19 October 2009

A thought

Part of this is something I am working on for my Michael Bellesiles vindication which is there is a technological and political argument for there not being many firearms manufacturers in Colonial North America.

One is that the Navigation Acts. These acts were a limitation on trade with the Colonies. The acts demanded that most raw materials be imported into England from the colonies in order to support British manufacturing. Particularly saliently to this matter, Iron was found in all the colonies, and forges and furnaces were established in many places (e.g., Batso, NJ). In 1750, Parliament enacted a law declaring that "no mill or other engine for rolling or slitting iron," "nor any furnace for making steel shall be erected in the colonies". After this only pig and bar iron could be made.

That would rule out one possibility for local North American firearm production since they lacked the technology to do so. Additionally, Britain wanted to make sure any manufacturing of ANYTHING took place in England: that wasn't just firearms.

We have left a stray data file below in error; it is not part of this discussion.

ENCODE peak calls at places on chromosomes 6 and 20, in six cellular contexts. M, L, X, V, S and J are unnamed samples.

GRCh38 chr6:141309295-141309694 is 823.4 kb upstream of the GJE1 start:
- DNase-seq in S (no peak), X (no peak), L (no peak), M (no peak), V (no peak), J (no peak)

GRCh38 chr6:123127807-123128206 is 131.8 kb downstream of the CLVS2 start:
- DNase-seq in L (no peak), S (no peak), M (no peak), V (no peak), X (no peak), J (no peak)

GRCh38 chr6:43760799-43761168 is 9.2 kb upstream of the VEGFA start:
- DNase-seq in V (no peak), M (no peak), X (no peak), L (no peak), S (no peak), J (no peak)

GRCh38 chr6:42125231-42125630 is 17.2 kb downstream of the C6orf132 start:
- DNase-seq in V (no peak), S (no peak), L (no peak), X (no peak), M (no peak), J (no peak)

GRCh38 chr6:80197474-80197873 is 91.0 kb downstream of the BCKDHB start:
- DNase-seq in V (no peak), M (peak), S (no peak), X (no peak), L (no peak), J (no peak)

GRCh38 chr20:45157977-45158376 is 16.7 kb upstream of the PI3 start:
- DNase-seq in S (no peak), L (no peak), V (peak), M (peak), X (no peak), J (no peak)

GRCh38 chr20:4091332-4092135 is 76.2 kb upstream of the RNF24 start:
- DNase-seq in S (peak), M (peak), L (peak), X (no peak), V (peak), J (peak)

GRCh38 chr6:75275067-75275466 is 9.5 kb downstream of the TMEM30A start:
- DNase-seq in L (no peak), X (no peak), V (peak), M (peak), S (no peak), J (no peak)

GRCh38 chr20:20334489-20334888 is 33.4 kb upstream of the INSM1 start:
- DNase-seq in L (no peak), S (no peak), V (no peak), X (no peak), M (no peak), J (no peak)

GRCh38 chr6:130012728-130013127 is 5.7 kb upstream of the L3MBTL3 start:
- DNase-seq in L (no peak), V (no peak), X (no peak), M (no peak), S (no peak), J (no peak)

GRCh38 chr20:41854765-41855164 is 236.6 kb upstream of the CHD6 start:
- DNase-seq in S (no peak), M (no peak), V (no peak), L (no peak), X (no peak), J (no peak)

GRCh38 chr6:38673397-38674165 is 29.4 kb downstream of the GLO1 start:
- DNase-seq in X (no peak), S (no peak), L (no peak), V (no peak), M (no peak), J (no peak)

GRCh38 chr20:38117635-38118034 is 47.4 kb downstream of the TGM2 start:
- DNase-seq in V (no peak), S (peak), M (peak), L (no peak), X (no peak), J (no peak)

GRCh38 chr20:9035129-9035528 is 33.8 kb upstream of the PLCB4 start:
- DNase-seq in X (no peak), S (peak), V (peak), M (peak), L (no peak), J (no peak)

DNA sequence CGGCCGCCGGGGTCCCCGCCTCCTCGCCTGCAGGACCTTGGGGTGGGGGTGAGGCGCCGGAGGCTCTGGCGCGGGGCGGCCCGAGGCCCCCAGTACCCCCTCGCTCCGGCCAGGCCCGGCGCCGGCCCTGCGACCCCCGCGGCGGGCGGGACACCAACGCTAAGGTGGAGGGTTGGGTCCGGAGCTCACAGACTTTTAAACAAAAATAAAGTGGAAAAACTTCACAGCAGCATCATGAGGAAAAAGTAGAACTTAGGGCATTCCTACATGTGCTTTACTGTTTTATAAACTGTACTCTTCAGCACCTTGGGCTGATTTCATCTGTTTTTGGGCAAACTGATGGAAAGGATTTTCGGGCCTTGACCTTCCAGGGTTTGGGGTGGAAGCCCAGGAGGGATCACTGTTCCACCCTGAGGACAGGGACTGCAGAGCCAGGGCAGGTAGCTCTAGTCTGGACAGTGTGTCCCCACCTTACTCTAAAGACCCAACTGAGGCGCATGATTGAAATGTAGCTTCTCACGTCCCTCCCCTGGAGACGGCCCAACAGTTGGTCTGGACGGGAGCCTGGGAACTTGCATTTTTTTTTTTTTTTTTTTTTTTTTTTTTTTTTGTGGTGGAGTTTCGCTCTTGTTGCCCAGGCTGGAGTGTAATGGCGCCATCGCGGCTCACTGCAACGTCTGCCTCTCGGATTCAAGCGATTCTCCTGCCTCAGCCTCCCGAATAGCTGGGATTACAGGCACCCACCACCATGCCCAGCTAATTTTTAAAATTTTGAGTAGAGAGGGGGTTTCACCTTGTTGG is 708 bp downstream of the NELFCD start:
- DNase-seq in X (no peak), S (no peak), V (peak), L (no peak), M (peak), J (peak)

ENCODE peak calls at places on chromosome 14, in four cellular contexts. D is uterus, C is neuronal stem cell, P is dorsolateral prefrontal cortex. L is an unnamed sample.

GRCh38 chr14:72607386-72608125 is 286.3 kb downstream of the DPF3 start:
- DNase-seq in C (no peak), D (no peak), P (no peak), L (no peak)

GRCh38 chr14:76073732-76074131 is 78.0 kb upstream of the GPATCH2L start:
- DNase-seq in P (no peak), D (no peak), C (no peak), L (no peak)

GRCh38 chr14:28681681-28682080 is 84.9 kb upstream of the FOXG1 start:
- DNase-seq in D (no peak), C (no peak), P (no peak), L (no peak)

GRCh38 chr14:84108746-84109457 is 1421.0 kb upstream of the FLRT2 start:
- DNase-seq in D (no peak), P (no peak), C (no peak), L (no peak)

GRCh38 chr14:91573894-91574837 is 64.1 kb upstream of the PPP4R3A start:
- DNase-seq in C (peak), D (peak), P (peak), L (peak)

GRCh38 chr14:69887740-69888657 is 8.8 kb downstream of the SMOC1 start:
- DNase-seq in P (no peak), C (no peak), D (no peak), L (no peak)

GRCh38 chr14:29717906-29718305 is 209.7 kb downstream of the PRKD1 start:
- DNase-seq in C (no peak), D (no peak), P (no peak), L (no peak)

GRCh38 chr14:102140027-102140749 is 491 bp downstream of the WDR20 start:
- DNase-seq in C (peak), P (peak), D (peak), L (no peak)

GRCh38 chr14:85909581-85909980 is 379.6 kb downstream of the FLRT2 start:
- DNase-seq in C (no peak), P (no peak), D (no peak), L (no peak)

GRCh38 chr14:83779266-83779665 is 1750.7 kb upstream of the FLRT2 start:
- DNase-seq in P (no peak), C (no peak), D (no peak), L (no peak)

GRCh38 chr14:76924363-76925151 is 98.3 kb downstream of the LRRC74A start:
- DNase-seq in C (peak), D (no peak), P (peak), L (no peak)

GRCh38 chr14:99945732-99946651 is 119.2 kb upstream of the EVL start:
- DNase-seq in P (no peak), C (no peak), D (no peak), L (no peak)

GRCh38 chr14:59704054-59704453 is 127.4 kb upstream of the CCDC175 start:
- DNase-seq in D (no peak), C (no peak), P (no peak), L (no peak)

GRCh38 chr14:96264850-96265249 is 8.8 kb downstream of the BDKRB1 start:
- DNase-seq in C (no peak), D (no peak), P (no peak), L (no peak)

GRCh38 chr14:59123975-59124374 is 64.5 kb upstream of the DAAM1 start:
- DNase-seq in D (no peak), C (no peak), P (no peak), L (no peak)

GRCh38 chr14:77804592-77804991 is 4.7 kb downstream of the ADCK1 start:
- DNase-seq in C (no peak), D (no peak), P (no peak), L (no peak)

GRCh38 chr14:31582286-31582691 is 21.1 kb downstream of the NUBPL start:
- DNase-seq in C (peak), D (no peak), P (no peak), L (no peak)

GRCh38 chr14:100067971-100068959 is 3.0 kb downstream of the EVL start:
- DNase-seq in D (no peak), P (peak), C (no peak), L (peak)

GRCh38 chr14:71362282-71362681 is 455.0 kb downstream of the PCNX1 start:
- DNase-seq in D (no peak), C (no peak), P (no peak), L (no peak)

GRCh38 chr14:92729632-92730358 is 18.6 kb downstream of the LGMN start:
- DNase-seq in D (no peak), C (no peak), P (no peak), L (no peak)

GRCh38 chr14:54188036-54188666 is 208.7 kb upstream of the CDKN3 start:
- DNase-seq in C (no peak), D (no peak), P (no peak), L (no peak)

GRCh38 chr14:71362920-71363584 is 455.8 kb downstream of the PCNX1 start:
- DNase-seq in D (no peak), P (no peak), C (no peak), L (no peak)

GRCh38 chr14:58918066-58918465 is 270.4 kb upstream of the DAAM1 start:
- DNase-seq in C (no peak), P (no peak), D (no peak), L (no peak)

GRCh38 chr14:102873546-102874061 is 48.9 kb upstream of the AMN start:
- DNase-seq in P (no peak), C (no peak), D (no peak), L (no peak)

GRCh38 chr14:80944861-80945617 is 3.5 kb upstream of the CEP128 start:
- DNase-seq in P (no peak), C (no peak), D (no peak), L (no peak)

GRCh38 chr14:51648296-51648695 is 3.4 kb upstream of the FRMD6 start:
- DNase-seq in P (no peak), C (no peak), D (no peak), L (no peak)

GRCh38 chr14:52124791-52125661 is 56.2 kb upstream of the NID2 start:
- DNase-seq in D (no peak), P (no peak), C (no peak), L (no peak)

The War for American Independence provided some impetus for North American Firearm production, but a fair amout of muskets used were either the British Brown Bess or the French Charleville Musket. Major North American firearms production didn't begin in strength until after 1794.

In 1794, the new Federal government decided to manufacture its own muskets so that the United States would not be dependent on foreign arms (got that "dependent on foreign arms"). President Washington selected Springfield as the site for one of the two Federal Armories, the other being the Harpers Ferry Armory at Harpers Ferry), Virginia (now part of West Virginia). Production of weaponry at the Armory began in 1795 when 220 flintlock muskets were produced.

Wow, in case you missed it, the first target of Shays' rebels was the Springfield Armoury! Now, shouldn't a bunch of Revolutionary War vets just pull their muskets from the mantle? Somehow, this crew felt the need for firearms.

I happen to believe that private ownership of firearms up until the early 1800 was pretty rare. That would point to a lack of concern with private firearm ownership at the time of the ratification of the Constitution and the drafting of the Second Amendment. This is even more important when we think of the civic aspect of the "right to bear arms".

Personally, I think this is something for a historian who is much more prepared for the fallout such a revelation will have on the US mindset than I am or Michael Bellesiles was.